Precipitation timing and magnitude differentially affect aboveground annual net primary productivity in three perennial species in a Chihuahuan Desert grassland

Traesha R. Robertson, Colin W. Bell, John C. Zak, David T. Tissue

Research output: Contribution to journalArticle

86 Scopus citations

Abstract

• Plant productivity in deserts may be more directly responsive to soil water availability than to precipitation. However, measurement of soil moisture alone may not be enough to elucidate plant responses to precipitation pulses, as edaphic factors may influence productivity when soil moisture is adequate. • The first objective of the study was to determine the responses of the aboveground annual net primary productivity (ANPP) of three perennial species (from different functional groups) in a Chihuahuan Desert grassland to variation in natural precipitation (annual and seasonal) and a 25% increase in seasonal precipitation (supplemental watering in summer and winter). Secondly, ANPP responses to other key environmental and soil parameters were explored during dry, average, and wet years over a 5-yr period. • ANPP predictors for each species were dynamic. High ANPP in Dasylirion leiophyllum was positively associated with higher soil NH4-N and frequent larger precipitation events, while that in Bouteloua curtipendula was positively correlated with frequent small summer precipitation events with short inter-pulse periods and supplemental winter water. Opuntia phaeacantha was responsive to small precipitation events with short inter-pulse periods. • Although several studies have shown ANPP increases with increases in precipitation and soil moisture in desert systems, this was not observed here as a universal predictor of ANPP, particularly in dry years.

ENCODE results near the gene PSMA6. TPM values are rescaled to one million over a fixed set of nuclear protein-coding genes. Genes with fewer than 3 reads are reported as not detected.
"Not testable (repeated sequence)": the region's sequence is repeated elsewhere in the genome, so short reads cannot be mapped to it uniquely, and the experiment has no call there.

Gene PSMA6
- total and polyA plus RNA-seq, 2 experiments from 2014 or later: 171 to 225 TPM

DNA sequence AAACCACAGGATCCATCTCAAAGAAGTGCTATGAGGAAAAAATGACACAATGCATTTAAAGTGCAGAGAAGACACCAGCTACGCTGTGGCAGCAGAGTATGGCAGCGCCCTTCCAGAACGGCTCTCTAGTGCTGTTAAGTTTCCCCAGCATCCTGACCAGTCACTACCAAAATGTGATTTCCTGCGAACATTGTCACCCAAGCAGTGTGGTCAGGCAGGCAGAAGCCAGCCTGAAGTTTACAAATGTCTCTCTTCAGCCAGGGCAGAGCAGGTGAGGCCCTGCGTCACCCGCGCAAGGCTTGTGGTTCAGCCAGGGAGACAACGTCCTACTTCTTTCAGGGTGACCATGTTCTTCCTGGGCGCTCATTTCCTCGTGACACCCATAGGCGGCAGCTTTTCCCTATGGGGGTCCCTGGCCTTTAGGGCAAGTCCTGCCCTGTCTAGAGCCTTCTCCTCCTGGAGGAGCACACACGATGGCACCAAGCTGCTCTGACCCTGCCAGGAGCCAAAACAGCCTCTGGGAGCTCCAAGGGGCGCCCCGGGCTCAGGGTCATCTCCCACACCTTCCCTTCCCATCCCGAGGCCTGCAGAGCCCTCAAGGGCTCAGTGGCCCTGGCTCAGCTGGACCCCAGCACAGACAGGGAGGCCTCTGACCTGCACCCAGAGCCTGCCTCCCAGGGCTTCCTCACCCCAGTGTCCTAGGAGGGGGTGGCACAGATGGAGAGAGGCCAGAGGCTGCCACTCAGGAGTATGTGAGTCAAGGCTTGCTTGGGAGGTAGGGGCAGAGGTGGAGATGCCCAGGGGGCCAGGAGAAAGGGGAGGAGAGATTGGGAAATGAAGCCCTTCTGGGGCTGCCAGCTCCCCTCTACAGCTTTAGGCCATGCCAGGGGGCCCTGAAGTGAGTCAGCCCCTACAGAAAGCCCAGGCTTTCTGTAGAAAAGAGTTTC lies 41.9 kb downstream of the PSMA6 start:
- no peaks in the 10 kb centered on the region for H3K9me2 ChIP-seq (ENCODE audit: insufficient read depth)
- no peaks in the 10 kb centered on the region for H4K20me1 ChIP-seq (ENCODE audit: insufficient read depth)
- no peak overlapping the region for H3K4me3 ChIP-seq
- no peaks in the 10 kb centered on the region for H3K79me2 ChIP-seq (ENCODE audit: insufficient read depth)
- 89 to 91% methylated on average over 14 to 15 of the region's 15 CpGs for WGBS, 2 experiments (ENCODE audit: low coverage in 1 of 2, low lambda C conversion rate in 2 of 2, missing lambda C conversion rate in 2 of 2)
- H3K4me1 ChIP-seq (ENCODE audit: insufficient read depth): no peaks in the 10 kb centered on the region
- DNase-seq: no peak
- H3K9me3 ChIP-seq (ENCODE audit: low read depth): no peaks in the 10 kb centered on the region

Original languageEnglish
Pages (from-to)230-242
Number of pages13
JournalNew Phytologist
Volume181
Issue number1
DOIs
StatePublished - Jan 2009

Keywords

  • Aboveground annual net primary productivity (ANPP)
  • Chihuahuan desert
  • Desert grasslands
  • Global climate change
  • Precipitation

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